During the colonial era, the economic system in the American colonies was tied into the English system of pounds, shillings and pence. A less cumbersome method of coinage, the decimal system, had long been championed by Thomas Jefferson, Alexander Hamilton and financier Robert Morris. After several unsuccessful attempts to pass authorizing legislation, their plans finally came to fruition with the Mint Act of April 2, 1792. Both the establishment of a mint and the decimal system were not only seen as practical for the new nation but symbolic of a break from England as well.
The first half dimes to be struck in the United States were the famous half dismes of 1792. These coins were produced before an actual mint building had been erected, but they were made by official Mint personnel. A total of 1500 were issued from dies which are thought to have been designed and engraved by British medalist William Russell Birch. The striking process was overseen by Adam Eckfeldt, a Mint officer, and John Harper, a machinist who lived nearby the proposed site of the new mint. The coins were made in the cellar of Harper’s building at Sixth and Cherry Streets, and legend has it that at least some were coined from silverware provided by Martha Washington.
The production of these coins was an act of incredible political significance. In the past, coinage of silver was a royal prerogative. In a new, purely Democratic society such as the United States, the coinage of silver was a clear and distinct act of national independence.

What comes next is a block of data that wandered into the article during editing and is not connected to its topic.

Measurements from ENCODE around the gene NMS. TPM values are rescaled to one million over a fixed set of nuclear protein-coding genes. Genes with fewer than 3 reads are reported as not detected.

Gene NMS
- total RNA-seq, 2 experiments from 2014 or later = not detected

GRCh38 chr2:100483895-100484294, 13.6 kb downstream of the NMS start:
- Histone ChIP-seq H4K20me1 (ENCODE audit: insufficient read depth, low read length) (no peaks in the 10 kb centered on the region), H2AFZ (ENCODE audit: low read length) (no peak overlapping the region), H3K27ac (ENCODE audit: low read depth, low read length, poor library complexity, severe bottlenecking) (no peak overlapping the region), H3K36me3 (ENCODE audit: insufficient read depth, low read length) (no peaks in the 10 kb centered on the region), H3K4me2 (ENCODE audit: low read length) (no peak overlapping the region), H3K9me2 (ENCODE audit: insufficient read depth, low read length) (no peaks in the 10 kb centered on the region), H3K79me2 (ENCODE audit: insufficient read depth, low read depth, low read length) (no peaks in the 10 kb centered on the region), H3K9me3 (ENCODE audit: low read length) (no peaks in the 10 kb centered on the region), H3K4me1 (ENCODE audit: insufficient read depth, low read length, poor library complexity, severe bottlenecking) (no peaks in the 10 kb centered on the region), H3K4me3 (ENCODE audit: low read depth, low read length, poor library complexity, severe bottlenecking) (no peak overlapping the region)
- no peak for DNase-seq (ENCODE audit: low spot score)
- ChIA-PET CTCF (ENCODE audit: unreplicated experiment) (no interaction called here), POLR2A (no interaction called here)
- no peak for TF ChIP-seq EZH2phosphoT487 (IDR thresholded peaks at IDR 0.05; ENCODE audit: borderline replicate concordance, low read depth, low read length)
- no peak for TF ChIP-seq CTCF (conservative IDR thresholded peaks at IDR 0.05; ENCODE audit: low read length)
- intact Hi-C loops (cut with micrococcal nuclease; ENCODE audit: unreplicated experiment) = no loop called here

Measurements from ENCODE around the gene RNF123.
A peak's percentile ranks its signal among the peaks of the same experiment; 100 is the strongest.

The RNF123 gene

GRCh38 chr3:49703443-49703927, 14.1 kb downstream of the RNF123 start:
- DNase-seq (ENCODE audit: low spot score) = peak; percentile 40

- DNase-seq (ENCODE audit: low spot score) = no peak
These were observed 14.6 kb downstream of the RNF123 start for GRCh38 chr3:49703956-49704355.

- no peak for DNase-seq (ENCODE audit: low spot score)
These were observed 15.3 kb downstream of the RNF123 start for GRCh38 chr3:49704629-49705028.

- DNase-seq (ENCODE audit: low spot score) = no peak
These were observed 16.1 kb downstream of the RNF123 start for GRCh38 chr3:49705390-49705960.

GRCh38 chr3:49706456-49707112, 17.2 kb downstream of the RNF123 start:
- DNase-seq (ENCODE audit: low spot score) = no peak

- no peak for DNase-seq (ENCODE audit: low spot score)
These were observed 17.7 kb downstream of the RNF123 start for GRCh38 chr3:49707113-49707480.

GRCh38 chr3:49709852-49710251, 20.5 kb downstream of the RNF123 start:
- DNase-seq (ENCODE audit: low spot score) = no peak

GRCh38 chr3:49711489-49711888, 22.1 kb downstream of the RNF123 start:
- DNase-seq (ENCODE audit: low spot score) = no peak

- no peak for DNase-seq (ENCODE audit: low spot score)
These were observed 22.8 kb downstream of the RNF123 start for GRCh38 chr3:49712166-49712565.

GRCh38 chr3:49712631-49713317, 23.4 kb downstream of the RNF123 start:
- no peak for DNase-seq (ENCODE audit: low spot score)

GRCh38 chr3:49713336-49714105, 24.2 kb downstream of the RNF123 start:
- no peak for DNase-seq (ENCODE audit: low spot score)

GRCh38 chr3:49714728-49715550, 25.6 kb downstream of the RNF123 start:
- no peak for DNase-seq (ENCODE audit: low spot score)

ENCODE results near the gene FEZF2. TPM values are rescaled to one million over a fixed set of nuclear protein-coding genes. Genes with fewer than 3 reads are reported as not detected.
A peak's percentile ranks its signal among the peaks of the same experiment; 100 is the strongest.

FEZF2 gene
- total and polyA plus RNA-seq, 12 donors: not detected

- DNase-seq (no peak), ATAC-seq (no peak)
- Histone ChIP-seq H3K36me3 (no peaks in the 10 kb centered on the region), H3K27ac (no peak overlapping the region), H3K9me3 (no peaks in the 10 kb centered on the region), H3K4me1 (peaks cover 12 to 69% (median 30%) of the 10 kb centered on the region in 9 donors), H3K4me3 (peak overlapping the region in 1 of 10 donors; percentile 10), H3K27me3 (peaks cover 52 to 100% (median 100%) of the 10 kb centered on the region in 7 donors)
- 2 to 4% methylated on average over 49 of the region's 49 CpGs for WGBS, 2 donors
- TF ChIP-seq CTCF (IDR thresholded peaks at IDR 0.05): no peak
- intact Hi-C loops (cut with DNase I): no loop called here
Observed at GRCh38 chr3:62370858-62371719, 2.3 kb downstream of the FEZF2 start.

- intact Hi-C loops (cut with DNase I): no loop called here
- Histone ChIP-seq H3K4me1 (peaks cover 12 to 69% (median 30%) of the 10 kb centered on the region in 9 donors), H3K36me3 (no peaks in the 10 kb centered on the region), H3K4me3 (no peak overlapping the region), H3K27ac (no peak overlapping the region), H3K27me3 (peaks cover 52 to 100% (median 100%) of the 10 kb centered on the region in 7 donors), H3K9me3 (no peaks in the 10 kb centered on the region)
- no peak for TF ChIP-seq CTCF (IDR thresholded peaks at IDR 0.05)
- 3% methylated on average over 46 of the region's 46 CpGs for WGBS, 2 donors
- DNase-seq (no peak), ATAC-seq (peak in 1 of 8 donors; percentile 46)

The Flowing Hair half dimes of 1794-95 were designed by Robert Scot, the chief engraver of the Mint. His design was different than that found on Birch’s 1792 half dismes (the spelling of “disme” would gradually evolve to “dime.” On the 1792 coins, the denomination is spelled HALF DISME).
Scot’s design features a head of Liberty facing to the right with distinctive flowing hair. Fifteen stars, arranged 8x7, surround the head with the date below and the word LIBERTY above. On the reverse, an eagle stands amid an olive branch with the legend UNITED STATES OF AMERICA around it. There is no indication of this coin’s value on either side, nor would there be until the Capped Bust design was adopted in 1829.
All of the 7,756 Flowing Hair half dimes dated 1794 were actually struck in March of 1795. The 1794 half dime is a scarce coin in any grade. In mint state it is very rare, though a group of a dozen or so extremely choice uncirculated pieces exist from a hoard found and dispersed around 1880.
A total of 78,660 1795 half dimes were produced. This issue is much more readily available than its 1794-dated counterpart. While most often seen in lower grades, the 1795 half dime can be obtained without a great deal of difficulty in mint state. A hoard of 100 or so uncirculated pieces was discovered around 1880 by Massachusetts coin dealer William Elliot Woodward; this hoard also contained the uncirculated 1794s mentioned above.
All Flowing Hair half dimes were struck at the first Philadelphia Mint. No true proofs are known, although some very sharp, reflective examples can lay claim to the status of “Presentation Pieces.”